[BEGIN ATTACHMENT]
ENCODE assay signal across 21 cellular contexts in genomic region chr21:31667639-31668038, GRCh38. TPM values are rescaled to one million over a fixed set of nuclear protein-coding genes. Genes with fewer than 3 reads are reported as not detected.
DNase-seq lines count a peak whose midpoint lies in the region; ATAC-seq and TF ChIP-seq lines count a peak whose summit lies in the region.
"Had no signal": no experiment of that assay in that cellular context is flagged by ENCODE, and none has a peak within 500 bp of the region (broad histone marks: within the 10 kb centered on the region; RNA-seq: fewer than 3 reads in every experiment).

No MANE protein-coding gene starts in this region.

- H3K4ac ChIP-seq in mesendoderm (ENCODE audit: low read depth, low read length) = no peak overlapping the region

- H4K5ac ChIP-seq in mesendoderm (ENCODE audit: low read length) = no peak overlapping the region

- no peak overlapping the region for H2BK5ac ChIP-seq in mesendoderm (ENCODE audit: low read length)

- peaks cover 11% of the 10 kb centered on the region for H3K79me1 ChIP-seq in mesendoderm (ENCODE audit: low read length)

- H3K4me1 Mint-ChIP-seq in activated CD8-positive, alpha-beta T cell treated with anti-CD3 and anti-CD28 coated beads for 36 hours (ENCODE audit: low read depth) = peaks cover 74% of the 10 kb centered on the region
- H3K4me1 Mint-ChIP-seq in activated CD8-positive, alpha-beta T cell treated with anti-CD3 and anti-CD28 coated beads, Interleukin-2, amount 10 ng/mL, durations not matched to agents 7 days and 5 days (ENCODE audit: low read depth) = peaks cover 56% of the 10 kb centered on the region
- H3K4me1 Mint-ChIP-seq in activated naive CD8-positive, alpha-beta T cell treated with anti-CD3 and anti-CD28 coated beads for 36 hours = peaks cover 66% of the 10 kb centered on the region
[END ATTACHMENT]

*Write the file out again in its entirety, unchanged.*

ENCODE assay signal across 21 cellular contexts in genomic region chr21:31667639-31668038, GRCh38. TPM values are rescaled to one million over a fixed set of nuclear protein-coding genes. Genes with fewer than 3 reads are reported as not detected.
DNase-seq lines count a peak whose midpoint lies in the region; ATAC-seq and TF ChIP-seq lines count a peak whose summit lies in the region.
"Had no signal": no experiment of that assay in that cellular context is flagged by ENCODE, and none has a peak within 500 bp of the region (broad histone marks: within the 10 kb centered on the region; RNA-seq: fewer than 3 reads in every experiment).

No MANE protein-coding gene starts in this region.

- H3K4ac ChIP-seq in mesendoderm (ENCODE audit: low read depth, low read length) = no peak overlapping the region

- H4K5ac ChIP-seq in mesendoderm (ENCODE audit: low read length) = no peak overlapping the region

- no peak overlapping the region for H2BK5ac ChIP-seq in mesendoderm (ENCODE audit: low read length)

- peaks cover 11% of the 10 kb centered on the region for H3K79me1 ChIP-seq in mesendoderm (ENCODE audit: low read length)

- H3K4me1 Mint-ChIP-seq in activated CD8-positive, alpha-beta T cell treated with anti-CD3 and anti-CD28 coated beads for 36 hours (ENCODE audit: low read depth) = peaks cover 74% of the 10 kb centered on the region
- H3K4me1 Mint-ChIP-seq in activated CD8-positive, alpha-beta T cell treated with anti-CD3 and anti-CD28 coated beads, Interleukin-2, amount 10 ng/mL, durations not matched to agents 7 days and 5 days (ENCODE audit: low read depth) = peaks cover 56% of the 10 kb centered on the region
- H3K4me1 Mint-ChIP-seq in activated naive CD8-positive, alpha-beta T cell treated with anti-CD3 and anti-CD28 coated beads for 36 hours = peaks cover 66% of the 10 kb centered on the region